It’s only been in the last couple of years that I realized that Maya Angelou had written more than one memoir (her most famous one, the one most likely assigned in school, is the first, I Know Why the Caged Bird Sings.) And then somehow I started reading them out of order – me, the person who is a stickler for reading mystery series in order! So I’ve read the first, many years ago, and then the third and the fifth more recently. Gather Together in My Name (published in 1974) is the second of her memoirs, and it takes up where Caged Bird leaves off. It’s post-WWII San Francisco/Oakland and teenage mother Maya (Marguerite, shortened to Rita for a short-lived job as a Creole cook) is determined to make her way in the world with as little help as possible from her mother. In doing so she finds ways to make money that are surprising to say the least.
This is a slim book and covers a lot of ground for a time span of just a few years in her life. Maya/Rita has lived more lives than any one person ever really should – here she is a cook, a waitress, a dancer/entertainer, a madam (yes, you read that right!,) a prostitute, a chauffeur, and nearly enlists in the Army. She also goes back to Stamps, Arkansas, the tiny place where she grew up with her grandmother, on the run from her time as a madam. (Things are a little different in Stamps between whites and blacks, to say the least, and she ends up getting quickly sent back to California for her safety after offending a white store clerk.)
Gather Together is a darker volume than the third and fifth books. I had to keep reminding myself that Maya was a 17 year-old single mother, with the judgement/naivety of a 17 year-old. She keeps falling in love with men who aren’t good for her, and she has the mentality (probably common in the late 1940’s) that a man is going to rescue her and her child and allow her to be a homemaker.
He would be a little younger than my father, and handsome in that casual way. His conservative clothes would fit well, and he’d talk to me softly and look at me penetratingly. He’d often pat me and tell me how proud he was of me and I’d strain to make him even prouder. We would live quietly in a pretty little house and I’d have another child, a girl, and the two children (whom he’d love equally) would climb over his knees and I would make three-layer caramel cakes in my electric kitchen until they went off to college.
With all of her travels, adventures, and lucky escapes, one thing that struck me was how her son, Guy, was passed around from caretaker to caretaker, and she left him for long stretches with women who she paid to look after him. During her time as a prostitute, she leaves him in the care of a woman named Big Mary. After an extended absence caring for her mother and brother Bailey, Maya returns to collect Guy only to find that Big Mary’s house is boarded up and she’s moved to parts unknown with Maya’s baby in tow. A neighbor watching from her house tells Maya that Big Mary has a brother in Bakersfield. With only that as a tip a distraught Maya manages to track down her Guy, who by this time is three years old.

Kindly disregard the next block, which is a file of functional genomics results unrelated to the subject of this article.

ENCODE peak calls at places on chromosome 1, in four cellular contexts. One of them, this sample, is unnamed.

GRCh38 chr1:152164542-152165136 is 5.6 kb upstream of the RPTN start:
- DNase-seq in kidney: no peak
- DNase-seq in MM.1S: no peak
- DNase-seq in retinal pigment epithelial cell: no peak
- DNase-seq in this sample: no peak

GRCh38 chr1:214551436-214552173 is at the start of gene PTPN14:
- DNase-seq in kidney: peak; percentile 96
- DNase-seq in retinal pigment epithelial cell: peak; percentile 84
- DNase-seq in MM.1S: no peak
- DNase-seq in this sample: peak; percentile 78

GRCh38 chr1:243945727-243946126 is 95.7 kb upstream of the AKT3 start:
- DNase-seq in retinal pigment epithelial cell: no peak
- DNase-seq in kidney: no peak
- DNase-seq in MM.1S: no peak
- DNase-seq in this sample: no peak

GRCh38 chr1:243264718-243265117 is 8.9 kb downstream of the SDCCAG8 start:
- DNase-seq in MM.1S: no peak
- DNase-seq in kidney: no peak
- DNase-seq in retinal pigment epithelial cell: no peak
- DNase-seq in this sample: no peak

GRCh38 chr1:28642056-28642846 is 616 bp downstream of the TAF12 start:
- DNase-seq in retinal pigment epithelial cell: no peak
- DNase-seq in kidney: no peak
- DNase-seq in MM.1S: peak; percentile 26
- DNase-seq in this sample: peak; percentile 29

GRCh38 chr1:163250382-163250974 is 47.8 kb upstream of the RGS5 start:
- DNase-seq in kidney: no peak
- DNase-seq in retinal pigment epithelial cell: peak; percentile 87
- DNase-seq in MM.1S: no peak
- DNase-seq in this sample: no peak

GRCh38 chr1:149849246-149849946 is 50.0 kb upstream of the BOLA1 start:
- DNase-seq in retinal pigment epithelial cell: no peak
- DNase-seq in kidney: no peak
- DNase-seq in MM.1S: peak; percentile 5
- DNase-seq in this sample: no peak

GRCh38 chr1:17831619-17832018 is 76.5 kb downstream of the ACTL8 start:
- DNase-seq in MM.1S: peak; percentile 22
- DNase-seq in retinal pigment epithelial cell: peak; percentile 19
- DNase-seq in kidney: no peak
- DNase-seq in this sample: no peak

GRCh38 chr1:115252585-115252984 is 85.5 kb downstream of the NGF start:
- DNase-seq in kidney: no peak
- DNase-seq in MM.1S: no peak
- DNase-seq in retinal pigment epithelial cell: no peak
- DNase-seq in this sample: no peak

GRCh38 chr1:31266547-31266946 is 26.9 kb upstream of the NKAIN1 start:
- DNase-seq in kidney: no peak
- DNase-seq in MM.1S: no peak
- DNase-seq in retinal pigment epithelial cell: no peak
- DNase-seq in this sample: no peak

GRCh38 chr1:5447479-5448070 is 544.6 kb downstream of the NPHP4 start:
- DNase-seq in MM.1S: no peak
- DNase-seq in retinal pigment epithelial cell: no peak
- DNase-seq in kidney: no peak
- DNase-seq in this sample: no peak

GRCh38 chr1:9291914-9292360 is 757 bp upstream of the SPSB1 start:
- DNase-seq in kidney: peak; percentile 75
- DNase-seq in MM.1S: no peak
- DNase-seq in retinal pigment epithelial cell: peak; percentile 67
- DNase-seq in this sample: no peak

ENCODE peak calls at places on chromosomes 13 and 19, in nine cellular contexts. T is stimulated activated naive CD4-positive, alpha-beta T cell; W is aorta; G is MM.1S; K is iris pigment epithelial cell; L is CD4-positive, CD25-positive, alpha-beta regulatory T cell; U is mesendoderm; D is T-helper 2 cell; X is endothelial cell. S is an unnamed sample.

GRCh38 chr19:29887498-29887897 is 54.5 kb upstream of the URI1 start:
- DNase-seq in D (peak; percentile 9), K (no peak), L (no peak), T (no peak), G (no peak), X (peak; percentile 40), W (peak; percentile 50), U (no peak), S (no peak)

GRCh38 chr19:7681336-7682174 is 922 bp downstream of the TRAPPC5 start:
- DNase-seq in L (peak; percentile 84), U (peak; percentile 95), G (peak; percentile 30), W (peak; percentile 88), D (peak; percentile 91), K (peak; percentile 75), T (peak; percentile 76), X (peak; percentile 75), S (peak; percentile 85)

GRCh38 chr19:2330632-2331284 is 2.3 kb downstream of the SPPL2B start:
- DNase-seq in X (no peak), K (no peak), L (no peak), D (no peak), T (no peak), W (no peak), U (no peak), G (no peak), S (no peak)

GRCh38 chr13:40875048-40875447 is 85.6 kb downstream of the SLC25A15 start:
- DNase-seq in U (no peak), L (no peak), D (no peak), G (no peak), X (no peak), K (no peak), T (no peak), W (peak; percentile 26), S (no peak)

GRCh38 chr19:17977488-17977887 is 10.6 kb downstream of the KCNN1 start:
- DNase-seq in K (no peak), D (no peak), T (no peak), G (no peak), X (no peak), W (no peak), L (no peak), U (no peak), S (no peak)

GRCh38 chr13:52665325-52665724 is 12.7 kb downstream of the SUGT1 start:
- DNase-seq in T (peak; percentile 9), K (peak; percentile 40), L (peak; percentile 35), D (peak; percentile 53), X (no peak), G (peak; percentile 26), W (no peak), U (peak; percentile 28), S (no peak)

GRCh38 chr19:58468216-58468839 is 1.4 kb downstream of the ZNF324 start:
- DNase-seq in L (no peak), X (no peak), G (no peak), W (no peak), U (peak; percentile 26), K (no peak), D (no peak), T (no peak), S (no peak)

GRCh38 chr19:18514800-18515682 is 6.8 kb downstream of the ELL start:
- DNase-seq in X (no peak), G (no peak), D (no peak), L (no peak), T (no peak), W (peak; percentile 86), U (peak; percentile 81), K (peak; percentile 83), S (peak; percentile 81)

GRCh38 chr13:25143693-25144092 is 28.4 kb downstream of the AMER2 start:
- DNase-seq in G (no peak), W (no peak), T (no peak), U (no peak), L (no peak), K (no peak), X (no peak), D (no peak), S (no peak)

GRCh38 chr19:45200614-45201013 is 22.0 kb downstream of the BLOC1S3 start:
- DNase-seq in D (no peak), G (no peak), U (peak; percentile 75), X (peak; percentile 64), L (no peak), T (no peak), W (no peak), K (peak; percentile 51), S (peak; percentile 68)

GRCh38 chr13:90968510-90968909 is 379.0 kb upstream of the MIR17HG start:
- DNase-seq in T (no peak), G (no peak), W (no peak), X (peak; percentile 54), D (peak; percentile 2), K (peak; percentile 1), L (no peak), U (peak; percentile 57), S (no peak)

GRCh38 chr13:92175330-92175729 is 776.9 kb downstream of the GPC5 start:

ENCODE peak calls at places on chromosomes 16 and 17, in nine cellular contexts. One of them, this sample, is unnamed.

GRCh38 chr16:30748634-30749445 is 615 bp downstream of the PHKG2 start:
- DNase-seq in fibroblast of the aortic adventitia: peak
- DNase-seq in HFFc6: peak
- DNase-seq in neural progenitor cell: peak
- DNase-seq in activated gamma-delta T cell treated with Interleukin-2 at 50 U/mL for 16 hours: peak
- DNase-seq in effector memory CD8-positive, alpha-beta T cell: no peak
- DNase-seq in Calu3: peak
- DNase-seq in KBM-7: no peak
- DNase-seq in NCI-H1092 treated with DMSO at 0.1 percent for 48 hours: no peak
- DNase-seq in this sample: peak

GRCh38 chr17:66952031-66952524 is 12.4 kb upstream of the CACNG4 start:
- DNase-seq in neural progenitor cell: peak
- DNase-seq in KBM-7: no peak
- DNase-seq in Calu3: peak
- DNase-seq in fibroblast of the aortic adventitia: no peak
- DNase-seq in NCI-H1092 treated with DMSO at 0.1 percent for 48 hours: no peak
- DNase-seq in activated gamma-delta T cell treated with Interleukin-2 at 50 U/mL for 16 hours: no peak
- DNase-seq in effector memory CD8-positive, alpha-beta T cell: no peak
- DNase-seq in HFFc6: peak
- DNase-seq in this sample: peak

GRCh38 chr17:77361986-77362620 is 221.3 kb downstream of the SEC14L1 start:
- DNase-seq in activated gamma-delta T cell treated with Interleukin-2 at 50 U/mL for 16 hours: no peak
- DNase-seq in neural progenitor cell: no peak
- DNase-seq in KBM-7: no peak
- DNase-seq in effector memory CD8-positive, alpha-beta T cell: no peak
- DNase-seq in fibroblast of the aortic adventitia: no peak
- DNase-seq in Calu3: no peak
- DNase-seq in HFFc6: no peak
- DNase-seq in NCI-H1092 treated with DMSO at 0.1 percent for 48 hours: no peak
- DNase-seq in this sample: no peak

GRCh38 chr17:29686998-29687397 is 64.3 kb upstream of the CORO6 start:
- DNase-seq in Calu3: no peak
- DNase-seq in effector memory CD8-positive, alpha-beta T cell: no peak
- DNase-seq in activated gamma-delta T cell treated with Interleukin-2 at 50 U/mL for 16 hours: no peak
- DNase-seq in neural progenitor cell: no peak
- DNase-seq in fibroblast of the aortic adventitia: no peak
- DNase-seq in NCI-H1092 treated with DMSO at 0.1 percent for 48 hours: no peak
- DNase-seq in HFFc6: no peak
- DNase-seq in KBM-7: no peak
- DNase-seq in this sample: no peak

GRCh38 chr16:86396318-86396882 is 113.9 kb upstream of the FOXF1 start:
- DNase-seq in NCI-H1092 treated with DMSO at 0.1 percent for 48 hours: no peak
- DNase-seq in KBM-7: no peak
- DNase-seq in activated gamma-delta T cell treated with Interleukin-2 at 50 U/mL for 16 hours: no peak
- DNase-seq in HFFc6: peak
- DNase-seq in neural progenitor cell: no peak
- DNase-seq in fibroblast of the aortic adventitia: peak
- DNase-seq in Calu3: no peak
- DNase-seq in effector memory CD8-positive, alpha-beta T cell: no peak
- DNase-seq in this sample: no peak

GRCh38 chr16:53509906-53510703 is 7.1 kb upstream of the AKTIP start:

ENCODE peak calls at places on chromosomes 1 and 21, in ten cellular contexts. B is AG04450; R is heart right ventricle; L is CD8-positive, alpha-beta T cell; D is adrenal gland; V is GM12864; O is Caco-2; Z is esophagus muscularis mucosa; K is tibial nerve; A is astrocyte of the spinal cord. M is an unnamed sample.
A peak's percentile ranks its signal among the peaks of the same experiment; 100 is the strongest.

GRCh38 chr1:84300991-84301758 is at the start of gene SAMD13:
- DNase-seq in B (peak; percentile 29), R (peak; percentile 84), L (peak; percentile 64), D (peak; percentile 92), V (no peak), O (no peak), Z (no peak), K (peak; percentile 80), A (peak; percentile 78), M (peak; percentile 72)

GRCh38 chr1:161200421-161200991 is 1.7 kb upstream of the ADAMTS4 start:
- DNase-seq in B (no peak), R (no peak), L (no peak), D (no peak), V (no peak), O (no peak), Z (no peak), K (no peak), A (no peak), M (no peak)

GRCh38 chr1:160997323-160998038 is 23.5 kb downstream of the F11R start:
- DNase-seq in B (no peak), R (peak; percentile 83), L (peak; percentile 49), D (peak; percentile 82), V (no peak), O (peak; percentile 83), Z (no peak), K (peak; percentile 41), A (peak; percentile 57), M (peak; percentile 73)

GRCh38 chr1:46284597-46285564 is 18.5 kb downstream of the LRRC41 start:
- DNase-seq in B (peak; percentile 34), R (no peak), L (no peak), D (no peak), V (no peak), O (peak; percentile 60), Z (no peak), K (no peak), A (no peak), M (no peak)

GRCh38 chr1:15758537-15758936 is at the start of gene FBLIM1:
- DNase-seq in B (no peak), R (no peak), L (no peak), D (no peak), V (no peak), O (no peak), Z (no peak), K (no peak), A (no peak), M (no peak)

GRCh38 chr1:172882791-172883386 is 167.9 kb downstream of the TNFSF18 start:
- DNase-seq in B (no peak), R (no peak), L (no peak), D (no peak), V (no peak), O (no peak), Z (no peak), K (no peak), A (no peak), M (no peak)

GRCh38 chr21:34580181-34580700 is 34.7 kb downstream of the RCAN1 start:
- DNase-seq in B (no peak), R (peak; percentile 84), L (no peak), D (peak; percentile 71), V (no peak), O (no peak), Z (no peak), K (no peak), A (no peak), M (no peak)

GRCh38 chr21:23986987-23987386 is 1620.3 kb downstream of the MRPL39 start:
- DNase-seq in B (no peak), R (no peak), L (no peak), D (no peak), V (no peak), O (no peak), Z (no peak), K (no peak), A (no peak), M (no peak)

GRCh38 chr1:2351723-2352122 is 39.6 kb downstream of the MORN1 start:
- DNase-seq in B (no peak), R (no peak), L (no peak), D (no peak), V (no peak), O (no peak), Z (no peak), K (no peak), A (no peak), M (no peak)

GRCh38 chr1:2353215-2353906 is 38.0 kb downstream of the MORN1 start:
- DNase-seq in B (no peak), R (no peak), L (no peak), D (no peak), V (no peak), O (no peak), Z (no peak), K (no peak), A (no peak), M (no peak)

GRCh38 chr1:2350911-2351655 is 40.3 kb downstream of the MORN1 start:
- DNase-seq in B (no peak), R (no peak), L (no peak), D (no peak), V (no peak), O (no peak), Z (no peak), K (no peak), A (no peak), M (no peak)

He took a fistful of my hair and twisted and pulled, crying all the time. I couldn’t untangle the hair or pull my head away. I stood holding him while he raged at being abandoned. My sobs broke free on the waves of my first guilt. I had loved him and never considered that he was an entire person. Separate from my boundaries, I had not know before that he had and would have a life beyond being my son, my pretty baby, my cute doll, my charge. In the plowed farmyard near Bakersfield, I began to understand the uniqueness of that person. He was three and I was nineteen, and never again would I think of him as a beautiful appendage of myself.
Poor Guy! I am glad that I read this because I want to read all of her memoirs, but this one wasn’t one of my favorites so far, probably because young Maya is an unappealing combination of naive, snobby, and headstrong. She gets herself into some insane situations by virtue of ignorance, misplaced self-confidence, and desperation to be loved. As usual, the writing is elegant and thoughtful, if a tad detached. For me it wasn’t as captivating a read as the third (Singin’ and Swingin’ And Gettin’ Merry Like Christmas) and fifth (All God’s Children Need Traveling Shoes.) But of course Maya is older in these books and has more about herself and the world figured out, and they both are set in interesting locales all over the world. I was shocked to read about the things young Maya did, knowing what we all know about the dignified, insightful, talented writer and poet she became, the lady who read poetry at President Clinton’s first inauguration. It’s a remarkable testament to the power of people to learn, grow, and change over the course of their lives.